Hungary's tobacco law: Leaked tape causes outrage
- 2 July 2013
- From the section Europe
Sales of tobacco undergo a revolution in Hungary this week - but many opponents allege the whole scheme is a corrupt ploy to reward supporters of the governing party.
A pirate flag flies from the town hall in Szekszard, a medium-sized Hungarian town, best known for its strong, ruby-red wines. The flag, like those at the entrance to the town, was made and hoisted by shop-owner Robert Forenszky, in protest against the new tobacco concession law.
Five thousand new tobacconists open their doors in Hungary this week, a drastic reduction on the 42,000 outlets previously allowed to sell tobacco products, in the biggest ever shake-up of the Hungarian retail cigarette trade.
The right-wing Fidesz government says the move is the latest blow in its battle against youth smoking - following the banning of smoking in bars and restaurants in 2011.
Mr Forenszky, 45, a former TV journalist, applied for one of the licences, but was refused. He believes he is the victim of foul play.
A tape-recording has emerged of a March meeting between the mayor of Mr Forenszky's town and other top Fidesz officials, at which they discussed who should be granted one of the precious new tobacco-selling licences.
"How many election-slips did he ever bring for Fidesz?" asked the mayor when Mr Forenszky's name came up.
"Even though we bought a lot of flags from him!" added the local MP.
Both the mayor and the MP admit it is their voices on the recording but say they were joking.
With 10 years' experience of running a popular food and general stores in the Csatary district of town behind him, Mr Forenszky confidently applied for two 20-year tobacco concessions before the February deadline. At the end of April, he discovered both had failed.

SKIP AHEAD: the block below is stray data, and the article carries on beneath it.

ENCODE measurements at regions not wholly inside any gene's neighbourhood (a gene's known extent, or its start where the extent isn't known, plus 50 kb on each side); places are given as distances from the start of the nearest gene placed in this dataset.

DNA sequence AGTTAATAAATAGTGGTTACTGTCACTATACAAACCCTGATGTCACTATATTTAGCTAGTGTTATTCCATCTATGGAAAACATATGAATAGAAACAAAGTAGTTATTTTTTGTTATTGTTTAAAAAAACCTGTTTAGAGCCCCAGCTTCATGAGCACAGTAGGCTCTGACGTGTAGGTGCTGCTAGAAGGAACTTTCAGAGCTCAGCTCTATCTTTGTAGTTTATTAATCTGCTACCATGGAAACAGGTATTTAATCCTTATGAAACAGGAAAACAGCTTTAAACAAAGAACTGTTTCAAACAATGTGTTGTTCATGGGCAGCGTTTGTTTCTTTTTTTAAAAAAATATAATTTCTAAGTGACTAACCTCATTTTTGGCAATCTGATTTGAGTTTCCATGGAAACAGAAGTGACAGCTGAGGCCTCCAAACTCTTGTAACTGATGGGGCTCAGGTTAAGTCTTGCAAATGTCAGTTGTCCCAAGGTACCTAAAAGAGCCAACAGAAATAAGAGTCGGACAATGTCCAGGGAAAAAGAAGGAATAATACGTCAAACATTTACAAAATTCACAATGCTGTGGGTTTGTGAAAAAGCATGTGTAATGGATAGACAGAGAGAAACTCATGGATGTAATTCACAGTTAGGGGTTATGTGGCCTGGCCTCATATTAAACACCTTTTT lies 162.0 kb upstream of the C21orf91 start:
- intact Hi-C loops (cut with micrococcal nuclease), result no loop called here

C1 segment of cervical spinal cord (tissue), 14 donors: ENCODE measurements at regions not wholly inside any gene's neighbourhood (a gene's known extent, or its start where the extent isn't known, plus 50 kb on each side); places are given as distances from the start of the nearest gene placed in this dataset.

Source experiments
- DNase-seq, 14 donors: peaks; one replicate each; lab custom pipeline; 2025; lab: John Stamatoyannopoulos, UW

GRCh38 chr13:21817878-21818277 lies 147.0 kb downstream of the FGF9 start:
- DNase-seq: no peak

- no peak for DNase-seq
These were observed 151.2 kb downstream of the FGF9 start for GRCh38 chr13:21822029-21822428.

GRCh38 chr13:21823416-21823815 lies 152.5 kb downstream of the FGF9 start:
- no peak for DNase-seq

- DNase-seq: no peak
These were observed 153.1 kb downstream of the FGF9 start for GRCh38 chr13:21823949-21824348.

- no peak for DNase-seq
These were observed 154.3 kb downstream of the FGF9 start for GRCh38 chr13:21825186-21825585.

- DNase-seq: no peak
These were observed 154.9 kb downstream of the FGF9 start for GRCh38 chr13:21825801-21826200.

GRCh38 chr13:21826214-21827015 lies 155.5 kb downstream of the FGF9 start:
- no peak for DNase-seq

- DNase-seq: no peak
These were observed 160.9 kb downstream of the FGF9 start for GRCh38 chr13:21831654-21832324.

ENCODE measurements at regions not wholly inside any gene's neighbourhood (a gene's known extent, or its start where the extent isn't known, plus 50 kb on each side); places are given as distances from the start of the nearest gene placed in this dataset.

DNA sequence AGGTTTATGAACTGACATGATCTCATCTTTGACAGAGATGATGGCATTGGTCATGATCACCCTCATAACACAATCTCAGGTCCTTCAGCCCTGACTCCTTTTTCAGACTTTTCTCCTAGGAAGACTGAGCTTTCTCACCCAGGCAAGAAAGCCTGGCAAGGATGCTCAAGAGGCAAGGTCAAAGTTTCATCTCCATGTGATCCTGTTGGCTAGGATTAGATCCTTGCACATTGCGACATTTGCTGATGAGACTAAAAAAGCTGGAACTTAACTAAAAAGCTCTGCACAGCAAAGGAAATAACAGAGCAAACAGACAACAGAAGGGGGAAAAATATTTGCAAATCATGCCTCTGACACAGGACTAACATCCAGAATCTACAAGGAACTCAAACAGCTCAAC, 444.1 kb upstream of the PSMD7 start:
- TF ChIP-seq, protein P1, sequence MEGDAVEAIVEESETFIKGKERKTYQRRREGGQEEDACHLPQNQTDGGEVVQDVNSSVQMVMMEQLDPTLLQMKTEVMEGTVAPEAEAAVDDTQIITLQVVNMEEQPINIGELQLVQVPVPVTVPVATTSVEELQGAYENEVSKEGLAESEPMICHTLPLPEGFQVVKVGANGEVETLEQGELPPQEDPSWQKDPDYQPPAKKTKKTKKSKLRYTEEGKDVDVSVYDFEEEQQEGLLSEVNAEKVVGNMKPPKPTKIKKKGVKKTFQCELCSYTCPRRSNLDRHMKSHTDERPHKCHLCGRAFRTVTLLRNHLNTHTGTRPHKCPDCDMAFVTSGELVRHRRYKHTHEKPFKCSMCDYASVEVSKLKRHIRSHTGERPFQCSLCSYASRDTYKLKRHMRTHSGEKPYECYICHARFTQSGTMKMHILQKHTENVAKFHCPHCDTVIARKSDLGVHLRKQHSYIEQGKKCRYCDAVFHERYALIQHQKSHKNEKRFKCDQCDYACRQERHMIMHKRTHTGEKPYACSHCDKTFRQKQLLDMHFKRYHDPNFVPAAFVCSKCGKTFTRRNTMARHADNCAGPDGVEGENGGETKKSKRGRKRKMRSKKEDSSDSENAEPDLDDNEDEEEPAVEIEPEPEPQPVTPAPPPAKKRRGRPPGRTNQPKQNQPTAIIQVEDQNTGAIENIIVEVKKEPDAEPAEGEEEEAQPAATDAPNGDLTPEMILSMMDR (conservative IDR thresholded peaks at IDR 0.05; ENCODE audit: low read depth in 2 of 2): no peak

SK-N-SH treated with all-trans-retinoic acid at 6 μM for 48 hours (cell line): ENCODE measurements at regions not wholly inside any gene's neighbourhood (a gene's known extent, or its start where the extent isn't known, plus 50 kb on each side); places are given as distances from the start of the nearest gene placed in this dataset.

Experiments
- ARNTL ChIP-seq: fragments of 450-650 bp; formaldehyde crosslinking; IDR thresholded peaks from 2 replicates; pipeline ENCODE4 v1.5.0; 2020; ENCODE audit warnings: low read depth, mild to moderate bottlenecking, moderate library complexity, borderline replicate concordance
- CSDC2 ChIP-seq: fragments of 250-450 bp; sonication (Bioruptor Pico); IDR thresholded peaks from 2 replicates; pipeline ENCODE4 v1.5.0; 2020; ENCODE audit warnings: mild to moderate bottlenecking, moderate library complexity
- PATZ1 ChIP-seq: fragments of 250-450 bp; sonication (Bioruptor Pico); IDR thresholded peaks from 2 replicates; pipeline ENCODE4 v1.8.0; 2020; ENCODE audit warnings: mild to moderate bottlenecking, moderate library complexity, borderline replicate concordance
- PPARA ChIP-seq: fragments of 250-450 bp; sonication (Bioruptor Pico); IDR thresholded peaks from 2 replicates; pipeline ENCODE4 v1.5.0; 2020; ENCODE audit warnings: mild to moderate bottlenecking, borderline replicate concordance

Local smokers will have to turn to the successful applicant - the mayor's younger sister - who was awarded a tobacco concession for her petrol station nearby.
A few streets away, Zoltan Toth earned about a third of the income of his general stores from tobacco sales. His son is autistic, and has had leukaemia, and the family struggles to fund the specialist treatment he needs.
One of the stated aims of the new law was to take cigarette profits away from the big department stores and petrol stations, and give it to needy Hungarian families and disadvantaged people. Mr Toth's application for a new licence was also rejected.
"I just hope now they scrap the whole thing and revert to the old system," he says, as he serves a customer with bread and cigarettes. Under the law, old stock can be sold until 15 July.
The mayor and council of Szekszard should officially have had no role in deciding on the distribution of licences - and should not even have known who had applied.
An investigation has been launched by Hungary's public prosecutor against unnamed persons for the "illegal handling of personal data".
However, Zsolt Gyulay, the head of the National Tobacco Trade Non-Profit Company, which oversees the distribution and control of the new licences, says: "I am 100% sure that no lists of applicants were leaked from this office."
"Many people have been surprised by how tight our security is!"
He says the 15,000 applications were judged by 65 experts with experience of assessing business plans.
"I am confident that the investigation will clear us of any wrongdoing," says Mr Gyulay.
He blames the attacks on his office on "the thousands of disappointed applicants, and the big multinationals".
Government spokesman Ferenc Kumin is equally adamant that there was no nationwide conspiracy to give lucrative tobacco licences to Fidesz supporters.
"I don't believe you would be able to demonstrate that there is a political motivation there, on a large-scale. There are only 10 months to go to the next general election, and this is a period when every kind of controversial issue is magnified… onto a hysterical level."
Fidesz enjoys a huge majority in parliament, but has also faced rising public opposition.
It has been accused of trying to rewrite the constitution along right-wing lines and putting loyalists in top positions - charges it vehemently denies.
Back in Szekszard, the man who leaked the tape recording, Akos Hadhazy, shakes his head. He is himself a Fidesz councillor, but recorded the party meeting on his mobile phone, and made it public after he was accused by the mayor and other councillors of lying.
"I wanted to show that a line has to be drawn somewhere. That there are some things in Hungary which those in power should not be allowed to get away with," he says.
"Unfortunately, at the moment it seems they can."